Does the blogosphere need another Legoland post? Nope. So a quick summary: we came, we saw, we ate junky food from park concessionaires and from our own stash of furtively carried snacks. (Serves us right for not scanning the map more closely for better food options first.) Then we hardly went on any rides, and instead mostly gawked at the startling displays of creativity, indulged the current deep Star Wars obsessive phase along with the old standby of American city stuff, and then ran into friends who live way on the Westside whom we hardly see back home. Such is a sad yet cliche truth of L.A. life.
Travel plus kids usually eliminates spontaneity from the equation. This quick spring break trip was a reminder to stay a little loose, because while someone takes a nap in the backseat, you can enjoy Torrey Pines Road and the San Diego County 101 up via La Jolla up along the string of beach towns north of San Diego. (Thankfully we dodged the bullet of Legoland Hotel’s grand opening by a mere few days so weren’t tethered to Carlsbad.) Speaking of La Jolla, based on our serious food-loving friend who lives there, that town seems to be flush with cash but low on the restaurant excitement meter. Bird Rock Coffee Roasters (above), with its clever and deliciously ocean breezy picture window seat outfitted with a roll-top door, shows signs of improvement in that genre. Bird Rock has a small play area for its youngest customers, too.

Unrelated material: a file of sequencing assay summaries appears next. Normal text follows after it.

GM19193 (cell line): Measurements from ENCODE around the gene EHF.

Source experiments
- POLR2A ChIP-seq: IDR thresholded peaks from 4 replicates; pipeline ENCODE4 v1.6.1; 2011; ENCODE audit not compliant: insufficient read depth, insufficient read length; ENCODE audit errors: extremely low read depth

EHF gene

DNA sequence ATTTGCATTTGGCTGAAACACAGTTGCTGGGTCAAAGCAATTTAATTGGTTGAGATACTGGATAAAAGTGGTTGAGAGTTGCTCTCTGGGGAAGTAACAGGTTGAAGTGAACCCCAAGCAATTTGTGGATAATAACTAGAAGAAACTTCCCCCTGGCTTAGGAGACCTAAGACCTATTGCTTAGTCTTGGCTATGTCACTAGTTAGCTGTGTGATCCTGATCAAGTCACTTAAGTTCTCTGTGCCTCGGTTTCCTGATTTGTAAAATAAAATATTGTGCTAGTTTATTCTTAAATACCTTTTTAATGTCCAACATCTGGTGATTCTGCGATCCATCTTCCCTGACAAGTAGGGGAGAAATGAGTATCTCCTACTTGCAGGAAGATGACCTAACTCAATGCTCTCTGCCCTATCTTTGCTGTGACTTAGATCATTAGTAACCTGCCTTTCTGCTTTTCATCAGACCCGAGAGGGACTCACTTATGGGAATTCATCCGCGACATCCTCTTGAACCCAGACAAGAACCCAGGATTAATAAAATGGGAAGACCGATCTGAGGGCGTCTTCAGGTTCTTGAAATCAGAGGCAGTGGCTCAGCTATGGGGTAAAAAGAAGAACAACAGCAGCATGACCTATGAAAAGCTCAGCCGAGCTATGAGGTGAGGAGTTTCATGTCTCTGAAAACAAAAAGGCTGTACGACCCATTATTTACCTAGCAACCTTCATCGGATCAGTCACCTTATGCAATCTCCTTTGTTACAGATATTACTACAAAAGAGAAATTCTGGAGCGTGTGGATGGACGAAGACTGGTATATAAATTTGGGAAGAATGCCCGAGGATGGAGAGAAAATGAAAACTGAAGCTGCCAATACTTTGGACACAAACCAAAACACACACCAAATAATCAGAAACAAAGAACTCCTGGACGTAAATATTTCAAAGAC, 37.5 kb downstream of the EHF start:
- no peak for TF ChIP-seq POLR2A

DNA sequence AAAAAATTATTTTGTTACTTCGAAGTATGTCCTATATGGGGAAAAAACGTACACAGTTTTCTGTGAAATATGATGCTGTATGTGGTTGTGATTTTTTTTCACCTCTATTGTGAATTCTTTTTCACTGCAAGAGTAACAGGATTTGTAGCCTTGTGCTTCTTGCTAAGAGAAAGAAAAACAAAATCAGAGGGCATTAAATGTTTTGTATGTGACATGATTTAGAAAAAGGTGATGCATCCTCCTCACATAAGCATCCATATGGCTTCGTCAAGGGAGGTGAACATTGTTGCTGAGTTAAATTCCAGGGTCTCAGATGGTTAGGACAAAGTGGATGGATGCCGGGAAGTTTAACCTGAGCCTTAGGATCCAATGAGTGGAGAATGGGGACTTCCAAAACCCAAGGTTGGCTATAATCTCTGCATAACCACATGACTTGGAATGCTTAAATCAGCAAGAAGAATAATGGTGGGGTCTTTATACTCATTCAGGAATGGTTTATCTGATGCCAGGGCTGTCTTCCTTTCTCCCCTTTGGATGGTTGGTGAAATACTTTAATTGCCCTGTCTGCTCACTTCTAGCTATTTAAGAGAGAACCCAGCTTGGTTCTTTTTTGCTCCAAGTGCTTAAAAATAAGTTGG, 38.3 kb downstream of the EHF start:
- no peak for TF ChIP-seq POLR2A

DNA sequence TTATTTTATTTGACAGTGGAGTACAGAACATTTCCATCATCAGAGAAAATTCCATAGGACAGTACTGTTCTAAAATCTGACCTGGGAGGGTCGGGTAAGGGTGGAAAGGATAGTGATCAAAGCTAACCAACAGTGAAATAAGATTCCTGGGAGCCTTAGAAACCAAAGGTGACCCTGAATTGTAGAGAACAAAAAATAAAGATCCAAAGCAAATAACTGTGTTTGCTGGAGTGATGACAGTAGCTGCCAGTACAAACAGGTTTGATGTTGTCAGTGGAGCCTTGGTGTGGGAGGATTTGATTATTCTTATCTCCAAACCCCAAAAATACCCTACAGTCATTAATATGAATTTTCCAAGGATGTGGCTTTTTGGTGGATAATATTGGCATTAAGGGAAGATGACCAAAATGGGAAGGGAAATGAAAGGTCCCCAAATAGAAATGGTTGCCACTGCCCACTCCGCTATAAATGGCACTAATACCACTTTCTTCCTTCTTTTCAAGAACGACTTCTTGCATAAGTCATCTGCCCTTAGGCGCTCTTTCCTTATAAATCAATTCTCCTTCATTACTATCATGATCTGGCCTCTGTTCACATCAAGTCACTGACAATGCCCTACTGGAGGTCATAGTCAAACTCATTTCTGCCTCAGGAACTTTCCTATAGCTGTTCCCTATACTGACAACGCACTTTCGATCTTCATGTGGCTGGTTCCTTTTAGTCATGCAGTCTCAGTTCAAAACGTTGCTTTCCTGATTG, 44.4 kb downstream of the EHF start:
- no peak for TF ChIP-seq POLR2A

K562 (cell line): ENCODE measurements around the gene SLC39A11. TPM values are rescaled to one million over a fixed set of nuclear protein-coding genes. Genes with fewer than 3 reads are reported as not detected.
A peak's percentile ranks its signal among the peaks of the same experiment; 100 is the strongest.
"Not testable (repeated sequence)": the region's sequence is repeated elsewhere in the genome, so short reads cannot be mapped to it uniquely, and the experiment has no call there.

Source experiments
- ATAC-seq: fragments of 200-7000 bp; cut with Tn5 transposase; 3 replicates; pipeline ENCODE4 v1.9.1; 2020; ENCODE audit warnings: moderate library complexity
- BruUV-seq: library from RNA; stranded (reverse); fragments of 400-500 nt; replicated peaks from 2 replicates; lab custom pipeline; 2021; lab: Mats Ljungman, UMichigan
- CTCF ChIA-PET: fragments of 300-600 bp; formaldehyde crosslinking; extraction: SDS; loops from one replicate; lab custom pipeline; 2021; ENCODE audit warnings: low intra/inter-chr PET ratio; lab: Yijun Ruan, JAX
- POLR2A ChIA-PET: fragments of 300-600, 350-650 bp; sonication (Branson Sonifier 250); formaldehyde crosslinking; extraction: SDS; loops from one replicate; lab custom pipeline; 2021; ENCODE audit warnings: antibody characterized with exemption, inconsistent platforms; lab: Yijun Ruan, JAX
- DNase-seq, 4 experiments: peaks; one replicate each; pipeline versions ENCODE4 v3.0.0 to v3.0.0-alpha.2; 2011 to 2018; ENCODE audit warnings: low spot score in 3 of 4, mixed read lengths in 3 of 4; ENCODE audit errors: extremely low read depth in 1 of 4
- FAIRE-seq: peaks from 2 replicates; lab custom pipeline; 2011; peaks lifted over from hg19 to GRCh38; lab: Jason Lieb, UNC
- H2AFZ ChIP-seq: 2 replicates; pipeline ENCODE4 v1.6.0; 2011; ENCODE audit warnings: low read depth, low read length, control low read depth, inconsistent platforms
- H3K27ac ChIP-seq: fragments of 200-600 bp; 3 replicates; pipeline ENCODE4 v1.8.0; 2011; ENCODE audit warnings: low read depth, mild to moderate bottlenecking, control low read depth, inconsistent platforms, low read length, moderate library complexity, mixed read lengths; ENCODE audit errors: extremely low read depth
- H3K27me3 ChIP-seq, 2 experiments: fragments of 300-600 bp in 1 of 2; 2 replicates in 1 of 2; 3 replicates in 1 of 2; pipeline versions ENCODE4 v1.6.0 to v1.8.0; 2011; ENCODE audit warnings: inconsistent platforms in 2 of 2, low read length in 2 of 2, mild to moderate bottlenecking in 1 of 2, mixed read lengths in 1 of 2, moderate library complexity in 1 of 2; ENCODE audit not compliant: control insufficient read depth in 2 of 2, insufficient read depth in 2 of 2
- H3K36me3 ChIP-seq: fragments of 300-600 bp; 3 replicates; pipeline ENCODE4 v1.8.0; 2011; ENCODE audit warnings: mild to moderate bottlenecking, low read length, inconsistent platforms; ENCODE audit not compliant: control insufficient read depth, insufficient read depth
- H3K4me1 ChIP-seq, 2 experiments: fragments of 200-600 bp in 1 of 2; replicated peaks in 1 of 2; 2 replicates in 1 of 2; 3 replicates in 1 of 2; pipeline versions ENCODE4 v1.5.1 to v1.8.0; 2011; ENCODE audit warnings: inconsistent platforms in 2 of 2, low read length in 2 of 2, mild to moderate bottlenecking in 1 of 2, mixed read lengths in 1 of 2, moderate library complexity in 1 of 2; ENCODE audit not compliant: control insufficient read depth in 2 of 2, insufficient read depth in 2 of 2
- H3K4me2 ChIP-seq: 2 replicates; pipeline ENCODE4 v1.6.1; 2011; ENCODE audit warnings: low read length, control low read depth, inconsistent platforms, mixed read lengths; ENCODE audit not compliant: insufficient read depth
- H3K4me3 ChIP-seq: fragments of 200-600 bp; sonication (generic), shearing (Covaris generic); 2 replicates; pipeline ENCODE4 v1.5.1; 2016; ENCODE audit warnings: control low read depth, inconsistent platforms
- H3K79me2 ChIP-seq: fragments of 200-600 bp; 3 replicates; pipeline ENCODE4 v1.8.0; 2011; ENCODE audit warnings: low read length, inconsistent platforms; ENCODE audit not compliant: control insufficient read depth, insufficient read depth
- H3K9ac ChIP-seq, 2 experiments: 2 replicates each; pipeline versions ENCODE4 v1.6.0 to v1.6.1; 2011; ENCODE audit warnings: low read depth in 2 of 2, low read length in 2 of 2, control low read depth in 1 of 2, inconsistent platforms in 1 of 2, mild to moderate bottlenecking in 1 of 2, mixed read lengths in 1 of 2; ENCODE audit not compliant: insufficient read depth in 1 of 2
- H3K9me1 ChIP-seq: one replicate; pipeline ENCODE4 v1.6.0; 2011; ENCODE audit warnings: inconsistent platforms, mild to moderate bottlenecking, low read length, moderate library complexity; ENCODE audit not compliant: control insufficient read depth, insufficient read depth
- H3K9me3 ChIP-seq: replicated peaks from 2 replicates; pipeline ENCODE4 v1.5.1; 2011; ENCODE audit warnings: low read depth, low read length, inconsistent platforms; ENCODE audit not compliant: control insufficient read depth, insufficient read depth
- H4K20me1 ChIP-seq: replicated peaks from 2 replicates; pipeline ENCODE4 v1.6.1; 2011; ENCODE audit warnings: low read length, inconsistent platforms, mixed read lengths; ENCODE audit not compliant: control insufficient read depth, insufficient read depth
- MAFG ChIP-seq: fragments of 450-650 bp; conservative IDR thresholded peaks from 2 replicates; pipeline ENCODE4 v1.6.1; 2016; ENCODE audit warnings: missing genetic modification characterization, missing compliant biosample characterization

This was the first time I’d driven in one swoop through Del Mar, Solana Beach, Encinitas, Cardiff by the Sea, and all the way back up to Carlsbad, where we then hooked back up with the 5, and exited again at Ortega Highway to meet up with a dear friend of my husband’s family in San Juan Capistrano. This guy’s an incredible L.A. native, Lincoln Heights-bred character — the type who’s known Manny at Musso’s back since the Scandia days — and the social mayor of his town, which proves to be a good thing when you’ve got antsy children to entertain. (But we won’t be taking them to his workplace, the Swallow’s Inn.)
An afternoon stop turned out to be a reminder in Southern California tourism ignorance. My request to visit the Mission was vetoed when they caught wind of a petting zoo, which turned out to be pretty special in and of itself. And getting to the picturesque Zoomars requires walking over the train tracks and station that’s RIGHT in the heart of things, and rambling through the Los Rios historic district‘s oozing charm and history. This well-preserved pocket is a beautifully protected respite from the highways and the rest of mega-scale O.C. We then learned it’s not easy to extract kids from a large box filled with dry corn in lieu of sand.
As for restaurants, we ate a lovely lunch on the patio at the Mission-adjacent Cedar Creek Inn, where the Cobb salad faithfully replicates the Brown Derby’s, and there’s a good kids’ menu. Next time we’ll pick from the Ramos House (be sure to read to the bottom of its directions page), the Vintage Steakhouse (also hilarity on that website of a different sort), or Sarducci’s in the historic Santa Fe Depot (OK seriously, what IS it with San Juan Capistrano restaurants’ websites??). Had there been more time I would’ve cruised through the farmers’ market set up that day. To close out, got unremarkable sweet treats at Frio to appease better moods as we steeled ourselves for the Orange Crush at rush hour.
Legoland and the overnight accommodations were planned well in advance. This side trip to SJC was not. The impromptu nature of the visit added to the fun, but next time I’ll figure out logistics ahead of time. Most importantly so we can take Amtrak and avoid the two-hour traffic-clogged drive home, check out Doheny State Beach, and make sure I finally tour the Mission.